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Thought for the Day: Charata is for the Future ONLY

My front brake cable snapped the other day on my bicycle.  I am not really a belt and suspenders kind of guy, but riding around with only only working brake whose cable is at least as old as the one that just broke makes me nervous.  I therefore stopped into the bike store on the way home to get my front brake fixed.  Of course, when a biker walks into a bike store and has time on his hands (I hadn't brought my pocket Mishna Brura that day), he is going to find something else to buy.  I had been wanting a rear view mirror for a while, and I was already there, and they did the installation for free along with the brake, so... I now have a cool rear view mirror on my bicycle.

What's the point of a rear view mirror?  I know where I've been and I had better keep my eyes set forward, not backward.  That's the point, of course; to go forward safely I need to check what's behind me now.  Certainly I better take a look behind me if I want to change directions.  But even while "staying the course" I need to check the situation behind me from time to time.  Things have a way of changing back there.  On the other hand, I can't focus my attention back there for too long.  Move forward with quick checks behind for potential danger.  I also can't change what's happening behind me; I just have to deal with it.

You know where I am going with this (after all, you read the title).  Charata (regret) is just to check my past to see if there is anything like what I am experiencing now.  I want to remember what has happened to save myself repeating mistakes.  I can't change the past, but I surely can and should learn from it.  Maybe you are thinking, "That's a nice(ish) way of looking at things.  Good psychology and all.  But truthfully, it is TOTALLY different.  Traffic is changing all the time and you yourself are moving, so naturally you have to look behind.  But in life, the past is the past, fixed and unchanging.  Moreover, I caused a lot of those problems, and that eats me up.  So its not like your example at all."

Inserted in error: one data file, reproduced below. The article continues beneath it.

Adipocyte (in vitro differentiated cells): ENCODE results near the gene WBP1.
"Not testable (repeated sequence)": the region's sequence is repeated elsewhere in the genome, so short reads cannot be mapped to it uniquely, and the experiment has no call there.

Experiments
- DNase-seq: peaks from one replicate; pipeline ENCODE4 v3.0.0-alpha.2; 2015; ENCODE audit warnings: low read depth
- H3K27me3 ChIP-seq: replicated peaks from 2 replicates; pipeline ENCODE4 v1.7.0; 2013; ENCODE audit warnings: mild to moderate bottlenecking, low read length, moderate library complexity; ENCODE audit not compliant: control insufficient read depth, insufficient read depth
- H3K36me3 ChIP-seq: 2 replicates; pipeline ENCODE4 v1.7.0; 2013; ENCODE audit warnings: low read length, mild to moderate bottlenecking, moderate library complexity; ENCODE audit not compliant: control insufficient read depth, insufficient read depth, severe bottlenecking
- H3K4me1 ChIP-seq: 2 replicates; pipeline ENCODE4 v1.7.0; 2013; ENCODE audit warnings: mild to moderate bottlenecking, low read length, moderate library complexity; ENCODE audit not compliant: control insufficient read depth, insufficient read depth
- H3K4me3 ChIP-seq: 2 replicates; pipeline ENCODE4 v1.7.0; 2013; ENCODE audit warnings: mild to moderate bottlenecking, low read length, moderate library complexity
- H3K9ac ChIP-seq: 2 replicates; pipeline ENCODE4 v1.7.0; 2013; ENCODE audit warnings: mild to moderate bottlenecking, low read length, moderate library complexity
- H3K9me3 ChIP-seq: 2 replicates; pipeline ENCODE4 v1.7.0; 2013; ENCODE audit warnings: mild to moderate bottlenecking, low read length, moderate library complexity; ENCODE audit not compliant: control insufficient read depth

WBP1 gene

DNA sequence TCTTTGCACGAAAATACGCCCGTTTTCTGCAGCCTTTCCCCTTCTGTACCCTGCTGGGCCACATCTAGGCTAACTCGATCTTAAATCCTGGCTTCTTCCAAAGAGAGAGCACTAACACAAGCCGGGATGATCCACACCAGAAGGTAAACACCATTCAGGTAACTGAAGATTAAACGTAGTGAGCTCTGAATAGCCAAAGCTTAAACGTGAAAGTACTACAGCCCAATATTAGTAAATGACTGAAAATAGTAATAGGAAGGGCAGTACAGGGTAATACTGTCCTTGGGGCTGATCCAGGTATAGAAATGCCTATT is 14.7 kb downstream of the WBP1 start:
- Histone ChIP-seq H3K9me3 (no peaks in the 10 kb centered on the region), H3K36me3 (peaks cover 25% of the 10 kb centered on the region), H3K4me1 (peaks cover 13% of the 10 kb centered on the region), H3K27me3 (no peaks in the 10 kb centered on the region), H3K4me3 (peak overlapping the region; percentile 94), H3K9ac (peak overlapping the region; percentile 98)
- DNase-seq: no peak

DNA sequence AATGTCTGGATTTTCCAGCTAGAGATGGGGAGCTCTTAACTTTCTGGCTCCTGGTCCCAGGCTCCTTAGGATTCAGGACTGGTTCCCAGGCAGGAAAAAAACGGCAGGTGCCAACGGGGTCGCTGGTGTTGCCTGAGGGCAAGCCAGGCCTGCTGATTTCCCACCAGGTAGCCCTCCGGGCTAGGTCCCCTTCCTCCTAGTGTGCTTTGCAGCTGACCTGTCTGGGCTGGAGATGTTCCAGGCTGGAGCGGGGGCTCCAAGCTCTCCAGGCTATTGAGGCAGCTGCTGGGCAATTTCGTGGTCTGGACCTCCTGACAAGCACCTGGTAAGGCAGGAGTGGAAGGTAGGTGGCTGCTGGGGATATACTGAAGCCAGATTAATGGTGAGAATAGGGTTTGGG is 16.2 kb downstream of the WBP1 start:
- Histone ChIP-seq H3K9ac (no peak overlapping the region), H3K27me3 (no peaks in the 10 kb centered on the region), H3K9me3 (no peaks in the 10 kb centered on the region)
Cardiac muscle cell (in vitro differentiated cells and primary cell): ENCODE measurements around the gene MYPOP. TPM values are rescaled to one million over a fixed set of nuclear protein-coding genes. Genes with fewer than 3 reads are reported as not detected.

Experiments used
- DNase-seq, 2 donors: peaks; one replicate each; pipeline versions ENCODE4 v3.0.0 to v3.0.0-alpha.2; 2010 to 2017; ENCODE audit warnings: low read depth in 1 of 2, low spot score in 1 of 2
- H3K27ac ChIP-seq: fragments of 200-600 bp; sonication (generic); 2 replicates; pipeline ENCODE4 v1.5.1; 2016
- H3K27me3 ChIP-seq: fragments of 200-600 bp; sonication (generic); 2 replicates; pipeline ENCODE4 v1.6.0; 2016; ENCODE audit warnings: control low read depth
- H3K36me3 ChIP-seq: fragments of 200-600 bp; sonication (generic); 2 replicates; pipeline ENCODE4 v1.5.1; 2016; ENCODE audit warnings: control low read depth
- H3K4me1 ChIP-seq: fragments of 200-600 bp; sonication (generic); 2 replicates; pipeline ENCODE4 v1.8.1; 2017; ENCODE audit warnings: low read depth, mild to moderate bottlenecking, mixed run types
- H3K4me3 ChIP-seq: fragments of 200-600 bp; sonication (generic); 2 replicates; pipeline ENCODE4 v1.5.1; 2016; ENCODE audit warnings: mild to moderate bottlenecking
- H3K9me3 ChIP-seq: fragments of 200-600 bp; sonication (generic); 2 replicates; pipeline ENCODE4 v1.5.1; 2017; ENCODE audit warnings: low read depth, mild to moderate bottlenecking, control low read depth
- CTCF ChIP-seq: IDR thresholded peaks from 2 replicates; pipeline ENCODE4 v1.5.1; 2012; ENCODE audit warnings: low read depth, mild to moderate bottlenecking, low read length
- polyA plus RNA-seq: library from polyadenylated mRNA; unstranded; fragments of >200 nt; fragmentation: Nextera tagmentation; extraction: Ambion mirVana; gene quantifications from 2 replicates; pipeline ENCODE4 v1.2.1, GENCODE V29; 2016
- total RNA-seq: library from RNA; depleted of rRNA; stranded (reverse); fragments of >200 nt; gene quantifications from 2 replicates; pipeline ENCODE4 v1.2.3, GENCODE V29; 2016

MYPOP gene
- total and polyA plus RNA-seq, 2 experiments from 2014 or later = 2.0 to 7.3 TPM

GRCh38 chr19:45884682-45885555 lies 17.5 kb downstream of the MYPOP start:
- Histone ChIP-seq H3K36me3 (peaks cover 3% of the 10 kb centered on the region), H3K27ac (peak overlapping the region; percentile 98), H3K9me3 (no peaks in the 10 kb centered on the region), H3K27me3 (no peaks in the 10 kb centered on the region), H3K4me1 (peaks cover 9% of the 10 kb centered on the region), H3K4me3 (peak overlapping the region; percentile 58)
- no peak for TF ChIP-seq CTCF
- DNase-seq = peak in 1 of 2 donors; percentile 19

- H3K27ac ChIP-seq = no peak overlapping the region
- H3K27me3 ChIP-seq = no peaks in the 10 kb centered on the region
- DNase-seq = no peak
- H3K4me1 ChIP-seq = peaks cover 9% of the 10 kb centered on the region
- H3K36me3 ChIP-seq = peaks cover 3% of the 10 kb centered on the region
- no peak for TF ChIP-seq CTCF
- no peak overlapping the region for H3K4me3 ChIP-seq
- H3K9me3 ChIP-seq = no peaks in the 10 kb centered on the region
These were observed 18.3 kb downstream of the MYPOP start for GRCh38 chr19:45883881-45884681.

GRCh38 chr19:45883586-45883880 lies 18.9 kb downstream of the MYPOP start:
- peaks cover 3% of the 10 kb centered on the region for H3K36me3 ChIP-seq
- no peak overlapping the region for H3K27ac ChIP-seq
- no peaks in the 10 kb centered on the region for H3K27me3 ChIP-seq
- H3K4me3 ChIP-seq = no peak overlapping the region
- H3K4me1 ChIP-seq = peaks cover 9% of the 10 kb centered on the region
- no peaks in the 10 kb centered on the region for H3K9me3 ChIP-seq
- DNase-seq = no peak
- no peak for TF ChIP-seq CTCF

However, I would like to respectfully disagree.  In fact, I think this mashal is one of my least off the mark ones of all time.  There used to be a news anchor by the name of Walter Cronkite.  His tag line was, "That's the way it is."  No it wasn't, actually.  That's the way a handful of events, described from one perspective, with certain prejudices happened.  But there were events ignored and perspectives unexplored.  As I grow, my perspective changes, my prejudices change, my goals and aspirations change.  So it is worth a look back and a reevaluation.  As far as who caused the problems... HaShem did.  He put me into positions with certain personality traits and whatnot.  Looking back, I would do things differently now.  But that is because I am different now, and part of how I am different is because of my past experiences.  That's what makes this mashal so perfect.  I am responsible for each decision I make.  Once it is behind me, though, it just becomes part of the body experience that I need to move forward.

So charata is a rear view mirror.  Take quick looks and move forward.  They say nothing is certain except death and taxes; but staring in the rear view mirror will end in a crash.  Guaranteed.


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